Several minutes later, however, Walter heard a series of gun shots. Racing outside to see what had happened. Walter found the riding motor on its side on Ray’s front walk. The machine was full of bullet holes and was lying in a pool of oil. Ray was stretched out in his hammock, sleeping. His gun was resting on his stomach and there was a beatific smile of satisfaction on his face.
There isn’t a person on this earth who hasn’t felt this depth of rage. Most often, the feelings are directed at another person rather than a piece of equipment. The feeling is so very strong that we literally scare ourselves. We’d love to kick that person or maybe throw something lethal at their head or even take a gun and shoot them. But we don’t. We pack all that hostility away inside.
We aren’t afraid to act out when it comes to equipment. Unloading that level of severe and dangerous rage on a piece of equipment is (most often) a safe method. But, when it comes to another person, we:
●rationalize………………..”He/she must be having a bad day”
●minimize…………………”Really, it wasn’t that big a deal; let it go”
●self-deprecate……………”I’m too thin skinned; I shouldn’t let these
things bother me”
●excuse bad behavior……”I’m sure he/she didn’t mean to do that.”
●deny……………………….”I must have misunderstood him/her”
None of these reactions will support your very valid anger. If you are truly angry about what someone has said to you or something they have done, go talk to them. Maintain your sanity by getting into action. Holding things inside is not healthy. Moreover your anger will leak out anyway in strange behaviors (passive aggressive actions).
IN THE NEWS
This week a thirty-four year old man and his live-with girl friend were having one of their many knock-down, drag-out, screaming fights. The argument spilled out onto the street in front of their home. The man was holding his three month old baby girl. In a fit of rage, he slammed the baby down onto the concrete curbstone splintering the baby’s skull. Neighbors called the police; an ambulance rushed the baby to the local hospital where it is reported the baby is in intensive care and not expected to live. The man ran away but later gave himself up to the police. His explanation was “Sometimes that woman makes me so mad…”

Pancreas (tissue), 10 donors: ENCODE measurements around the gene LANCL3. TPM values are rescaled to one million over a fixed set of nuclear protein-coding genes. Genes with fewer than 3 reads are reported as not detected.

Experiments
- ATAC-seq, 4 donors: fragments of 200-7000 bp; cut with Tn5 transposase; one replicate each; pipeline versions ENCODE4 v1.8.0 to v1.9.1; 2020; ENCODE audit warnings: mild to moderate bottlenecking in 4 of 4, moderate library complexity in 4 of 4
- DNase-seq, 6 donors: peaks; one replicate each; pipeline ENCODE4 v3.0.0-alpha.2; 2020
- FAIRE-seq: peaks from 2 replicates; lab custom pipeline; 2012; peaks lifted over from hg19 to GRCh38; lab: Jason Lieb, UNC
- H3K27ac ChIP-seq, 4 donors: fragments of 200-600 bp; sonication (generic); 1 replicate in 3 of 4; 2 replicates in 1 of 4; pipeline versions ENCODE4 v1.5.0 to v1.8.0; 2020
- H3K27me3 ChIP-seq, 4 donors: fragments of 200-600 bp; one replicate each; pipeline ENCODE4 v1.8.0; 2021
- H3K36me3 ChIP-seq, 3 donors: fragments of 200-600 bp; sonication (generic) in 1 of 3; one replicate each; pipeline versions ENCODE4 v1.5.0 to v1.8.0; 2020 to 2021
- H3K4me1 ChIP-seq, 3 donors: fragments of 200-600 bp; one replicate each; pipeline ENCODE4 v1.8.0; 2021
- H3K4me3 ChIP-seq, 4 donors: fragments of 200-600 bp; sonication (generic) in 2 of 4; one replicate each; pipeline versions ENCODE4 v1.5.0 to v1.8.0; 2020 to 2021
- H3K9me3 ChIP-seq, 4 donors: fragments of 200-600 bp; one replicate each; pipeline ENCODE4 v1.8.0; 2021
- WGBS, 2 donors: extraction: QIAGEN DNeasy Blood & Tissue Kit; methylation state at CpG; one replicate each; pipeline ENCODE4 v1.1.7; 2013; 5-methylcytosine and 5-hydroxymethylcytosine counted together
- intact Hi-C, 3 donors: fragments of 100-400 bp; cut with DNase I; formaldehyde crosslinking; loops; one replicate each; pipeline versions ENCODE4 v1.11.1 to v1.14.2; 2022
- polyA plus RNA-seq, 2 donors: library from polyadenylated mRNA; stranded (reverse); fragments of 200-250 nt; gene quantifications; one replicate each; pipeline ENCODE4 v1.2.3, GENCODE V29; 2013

DeAnne’s Anger Tips
Perhaps this has happened to you. A person angrily accuses you of something which they did. Immediately you want to (angrily) correct them with an “I did not such thing” statement. Step back a little and consider this: sometimes an angry accusation can be a confession. The person may feel extremely guilty about something they have done. Furiously, they will accuse someone else of having done it. This strategy diverts attention away from them and helps them maintain their self-image.
Last Week’s Scenarios
Your boss asks you to help do the work of Sugar Lee Jones who spends her day tweeting friends…..
This is clear evidence of very poor management. Your boss needs the work to be done and the easiest way for him to get that accomplished is to give it to the most capable of his employees, allowing the deadwood and the slackers to do very little. He wants to avoid confrontation.